The Division of Social and Behavioural Sciences (DSBS) is situated in the School of Public Health and Family Medicine (SOPHFM) and was created in 2013 to coordinate the School's teaching and research in the social and behavioural sciences. The core mission of DSBS is the development of critical health social science within a public health content. The 'critical' perspective allows us to reimagine dominant ways of understanding individual behaviour and social practice, and to develop theories of health and society that are more holistic, rigorous and revealing. Our public health setting in the SOPHFM gives us the opportunity to apply these critical theories in practice in ways that ultimately strengthen both our action in and understanding of the world.
Christopher Colvin is an Associate Professor and Founding Head of DSBS and holds a PhD in socio-cultural anthropology from the University of Virginia and a Masters in Public Health from UCT in epidemiology. His research interests include HIV and masculinity; health activism and community health governance; trauma, subjectivity and narrative; and the interface between communities and health systems in the context of HIV/AIDS, TB and maternal and child health.
Jennifer Githaiga is a Lecturer in DSBS and manages the BRIDGES Program. She holds a PhD in Psychology from UCT, an MA in Counselling Psychology from the United States International University – Africa, and an MA in Communication from Daystar University, Nairobi, Kenya. Her research interests include psychosocial dynamics and social constructions of chronic illnesses; cancer and informal gendered caregiving; subjectivities and reflexivity in research, and; adapting qualitative research methods for contextual relevance.
Natasha Kannemeyer holds a BA in Psychology and is currently pursuing her Masters in Public Health. She currently works as the Special Projects Coordinator in the Division. She has an interest in expanding the reach and the presence of the Division and its research work. Natasha works as the production and art editor of the Fieldnotes site ensuring that posts are visually appealing and ready for posting in time.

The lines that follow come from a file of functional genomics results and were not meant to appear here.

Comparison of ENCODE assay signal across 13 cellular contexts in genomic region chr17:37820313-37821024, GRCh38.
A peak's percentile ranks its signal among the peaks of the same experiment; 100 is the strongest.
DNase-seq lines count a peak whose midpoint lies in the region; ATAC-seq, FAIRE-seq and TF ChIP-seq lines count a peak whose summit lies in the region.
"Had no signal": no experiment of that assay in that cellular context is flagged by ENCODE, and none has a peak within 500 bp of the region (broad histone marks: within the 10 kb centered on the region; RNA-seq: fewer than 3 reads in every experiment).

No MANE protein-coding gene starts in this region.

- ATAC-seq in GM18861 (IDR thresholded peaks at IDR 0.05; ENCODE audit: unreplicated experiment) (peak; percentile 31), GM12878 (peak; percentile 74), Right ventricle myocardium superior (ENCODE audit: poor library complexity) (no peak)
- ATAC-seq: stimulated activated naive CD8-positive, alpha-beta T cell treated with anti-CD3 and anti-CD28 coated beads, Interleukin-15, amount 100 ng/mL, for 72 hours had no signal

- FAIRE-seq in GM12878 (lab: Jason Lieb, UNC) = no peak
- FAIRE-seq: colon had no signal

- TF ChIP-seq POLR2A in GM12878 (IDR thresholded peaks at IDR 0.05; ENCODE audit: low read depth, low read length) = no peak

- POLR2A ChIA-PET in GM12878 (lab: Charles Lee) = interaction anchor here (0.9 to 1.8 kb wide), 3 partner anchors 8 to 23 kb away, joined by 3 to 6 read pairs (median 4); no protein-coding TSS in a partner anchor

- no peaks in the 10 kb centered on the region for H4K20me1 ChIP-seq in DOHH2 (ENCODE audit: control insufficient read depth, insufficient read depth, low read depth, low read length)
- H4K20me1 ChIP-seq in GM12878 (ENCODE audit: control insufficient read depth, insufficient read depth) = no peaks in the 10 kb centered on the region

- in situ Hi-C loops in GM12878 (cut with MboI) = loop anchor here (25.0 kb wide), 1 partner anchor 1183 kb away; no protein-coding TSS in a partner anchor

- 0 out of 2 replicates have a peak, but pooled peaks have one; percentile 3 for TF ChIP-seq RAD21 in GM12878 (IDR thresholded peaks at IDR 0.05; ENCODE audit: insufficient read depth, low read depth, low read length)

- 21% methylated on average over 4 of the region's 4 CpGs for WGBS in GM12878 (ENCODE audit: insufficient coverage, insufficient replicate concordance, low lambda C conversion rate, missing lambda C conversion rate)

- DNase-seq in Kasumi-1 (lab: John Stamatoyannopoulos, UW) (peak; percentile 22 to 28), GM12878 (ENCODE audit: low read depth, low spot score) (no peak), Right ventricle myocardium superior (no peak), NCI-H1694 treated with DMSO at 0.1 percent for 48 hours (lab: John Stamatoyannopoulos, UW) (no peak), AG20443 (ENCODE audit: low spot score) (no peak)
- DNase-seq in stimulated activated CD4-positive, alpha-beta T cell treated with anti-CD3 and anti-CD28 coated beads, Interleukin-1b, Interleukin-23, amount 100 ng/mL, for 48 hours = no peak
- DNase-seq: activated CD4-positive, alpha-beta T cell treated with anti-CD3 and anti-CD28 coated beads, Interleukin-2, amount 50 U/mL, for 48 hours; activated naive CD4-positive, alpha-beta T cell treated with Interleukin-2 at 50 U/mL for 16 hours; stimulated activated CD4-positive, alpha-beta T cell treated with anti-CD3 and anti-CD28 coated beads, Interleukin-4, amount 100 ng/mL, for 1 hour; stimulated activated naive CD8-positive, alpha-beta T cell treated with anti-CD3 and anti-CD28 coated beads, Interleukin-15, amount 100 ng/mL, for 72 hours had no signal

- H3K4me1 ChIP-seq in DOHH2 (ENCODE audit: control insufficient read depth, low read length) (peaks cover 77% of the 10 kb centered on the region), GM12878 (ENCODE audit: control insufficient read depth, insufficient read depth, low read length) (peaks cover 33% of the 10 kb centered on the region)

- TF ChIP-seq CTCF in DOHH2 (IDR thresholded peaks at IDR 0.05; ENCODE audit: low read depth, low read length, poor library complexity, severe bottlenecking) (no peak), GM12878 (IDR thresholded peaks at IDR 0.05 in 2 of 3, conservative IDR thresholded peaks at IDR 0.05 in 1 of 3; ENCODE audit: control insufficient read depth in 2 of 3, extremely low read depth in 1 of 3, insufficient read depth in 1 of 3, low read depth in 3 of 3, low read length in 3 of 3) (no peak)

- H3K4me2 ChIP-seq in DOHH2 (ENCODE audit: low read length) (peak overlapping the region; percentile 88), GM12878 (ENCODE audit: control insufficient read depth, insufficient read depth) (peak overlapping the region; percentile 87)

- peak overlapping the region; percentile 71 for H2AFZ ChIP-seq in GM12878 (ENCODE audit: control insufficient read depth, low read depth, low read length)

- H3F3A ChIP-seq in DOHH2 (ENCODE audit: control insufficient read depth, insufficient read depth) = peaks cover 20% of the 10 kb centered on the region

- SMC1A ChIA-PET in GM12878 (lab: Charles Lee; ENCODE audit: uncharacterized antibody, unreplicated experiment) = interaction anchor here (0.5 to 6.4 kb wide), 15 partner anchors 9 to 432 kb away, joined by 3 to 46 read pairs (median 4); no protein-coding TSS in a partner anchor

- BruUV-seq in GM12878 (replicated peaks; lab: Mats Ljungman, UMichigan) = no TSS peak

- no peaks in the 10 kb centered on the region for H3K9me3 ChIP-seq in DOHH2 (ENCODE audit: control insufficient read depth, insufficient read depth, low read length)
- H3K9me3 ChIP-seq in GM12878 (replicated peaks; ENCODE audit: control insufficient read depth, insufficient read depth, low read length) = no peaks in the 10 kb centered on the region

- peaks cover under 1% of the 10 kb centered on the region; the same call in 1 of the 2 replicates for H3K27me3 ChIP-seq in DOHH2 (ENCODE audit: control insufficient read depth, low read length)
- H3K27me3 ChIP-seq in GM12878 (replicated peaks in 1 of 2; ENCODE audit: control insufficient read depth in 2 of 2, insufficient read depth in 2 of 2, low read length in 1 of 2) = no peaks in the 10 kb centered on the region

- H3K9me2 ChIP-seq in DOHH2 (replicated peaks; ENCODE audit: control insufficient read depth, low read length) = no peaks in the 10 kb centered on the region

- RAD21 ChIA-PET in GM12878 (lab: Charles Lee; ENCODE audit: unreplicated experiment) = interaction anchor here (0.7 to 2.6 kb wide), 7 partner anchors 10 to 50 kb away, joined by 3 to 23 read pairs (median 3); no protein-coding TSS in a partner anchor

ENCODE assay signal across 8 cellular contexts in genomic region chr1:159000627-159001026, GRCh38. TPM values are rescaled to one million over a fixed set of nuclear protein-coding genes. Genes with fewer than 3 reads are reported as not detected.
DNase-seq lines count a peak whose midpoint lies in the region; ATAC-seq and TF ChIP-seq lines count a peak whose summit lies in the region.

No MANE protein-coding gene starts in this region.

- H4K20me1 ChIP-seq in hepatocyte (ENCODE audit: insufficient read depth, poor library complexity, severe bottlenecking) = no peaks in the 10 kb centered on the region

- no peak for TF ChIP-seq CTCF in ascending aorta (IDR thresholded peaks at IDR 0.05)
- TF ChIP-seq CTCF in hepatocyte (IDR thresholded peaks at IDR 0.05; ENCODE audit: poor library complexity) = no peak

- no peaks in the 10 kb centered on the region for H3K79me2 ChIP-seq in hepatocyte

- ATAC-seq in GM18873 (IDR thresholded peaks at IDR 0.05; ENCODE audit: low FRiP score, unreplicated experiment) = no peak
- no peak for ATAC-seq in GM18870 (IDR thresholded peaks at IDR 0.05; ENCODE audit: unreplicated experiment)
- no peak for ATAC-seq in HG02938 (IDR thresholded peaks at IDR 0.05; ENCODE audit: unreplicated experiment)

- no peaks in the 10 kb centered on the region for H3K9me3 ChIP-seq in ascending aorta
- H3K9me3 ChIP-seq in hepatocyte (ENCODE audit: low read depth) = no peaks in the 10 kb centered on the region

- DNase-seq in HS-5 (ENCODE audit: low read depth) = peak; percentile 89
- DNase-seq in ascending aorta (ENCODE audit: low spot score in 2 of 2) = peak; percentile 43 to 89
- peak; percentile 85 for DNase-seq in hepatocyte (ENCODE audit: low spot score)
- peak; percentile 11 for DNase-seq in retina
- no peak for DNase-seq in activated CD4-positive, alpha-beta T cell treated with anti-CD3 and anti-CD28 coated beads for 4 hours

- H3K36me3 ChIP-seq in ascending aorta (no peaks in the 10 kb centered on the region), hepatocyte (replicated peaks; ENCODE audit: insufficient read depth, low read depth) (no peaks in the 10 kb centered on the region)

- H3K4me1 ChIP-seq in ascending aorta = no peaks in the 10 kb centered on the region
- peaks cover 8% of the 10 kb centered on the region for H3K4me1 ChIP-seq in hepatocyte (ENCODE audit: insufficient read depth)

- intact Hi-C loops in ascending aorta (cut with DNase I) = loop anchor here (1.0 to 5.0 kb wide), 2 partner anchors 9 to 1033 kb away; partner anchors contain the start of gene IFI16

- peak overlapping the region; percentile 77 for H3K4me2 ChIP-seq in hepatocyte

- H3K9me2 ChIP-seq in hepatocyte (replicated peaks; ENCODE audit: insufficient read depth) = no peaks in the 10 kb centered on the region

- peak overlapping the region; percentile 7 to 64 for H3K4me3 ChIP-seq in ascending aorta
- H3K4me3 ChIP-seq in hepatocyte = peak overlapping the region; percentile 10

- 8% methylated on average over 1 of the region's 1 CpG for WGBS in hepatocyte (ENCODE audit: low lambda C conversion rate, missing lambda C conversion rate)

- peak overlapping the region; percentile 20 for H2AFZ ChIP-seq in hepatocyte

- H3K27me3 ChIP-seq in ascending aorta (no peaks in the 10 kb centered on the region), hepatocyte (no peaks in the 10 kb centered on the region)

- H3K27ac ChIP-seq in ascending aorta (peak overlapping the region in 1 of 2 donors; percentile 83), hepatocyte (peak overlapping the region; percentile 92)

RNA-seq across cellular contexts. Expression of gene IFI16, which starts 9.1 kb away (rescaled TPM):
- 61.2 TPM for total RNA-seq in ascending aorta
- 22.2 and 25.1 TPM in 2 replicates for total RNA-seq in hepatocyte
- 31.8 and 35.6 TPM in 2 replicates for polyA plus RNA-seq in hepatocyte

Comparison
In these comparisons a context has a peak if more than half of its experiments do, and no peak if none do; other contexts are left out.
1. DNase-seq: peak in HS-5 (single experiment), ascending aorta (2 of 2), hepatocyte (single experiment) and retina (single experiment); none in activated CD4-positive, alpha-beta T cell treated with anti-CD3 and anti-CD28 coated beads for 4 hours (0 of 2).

Nonzuzo Mbokazi is currently pursuing a Postdoctoral Fellowship at the Chronic Disease Initiative for Africa where she works on two qualitative studies improving the care and support for diabetes patients and HIV+ patients with co-morbidities in South Africa. Nonzuzo was the research administrator for the iALARM project.
Shehani Perera is a DPhil in Public Health candidate in DSBS. Her doctoral research is on Assisted Partner Notification among providers and female patients in South Africa and previously, she has conducted research in Khayelitsha township with young women on sexual health and religion. She is a BRIDGES Fellow and currently works as a Public Health Consultant on the Umoya Omuhle project and has previously worked as a Research Fellow on public health and gender-related projects. Shehani is also a Registered Social Worker and has experience working at schools, clinics and in the field of intellectual and physical disabilities.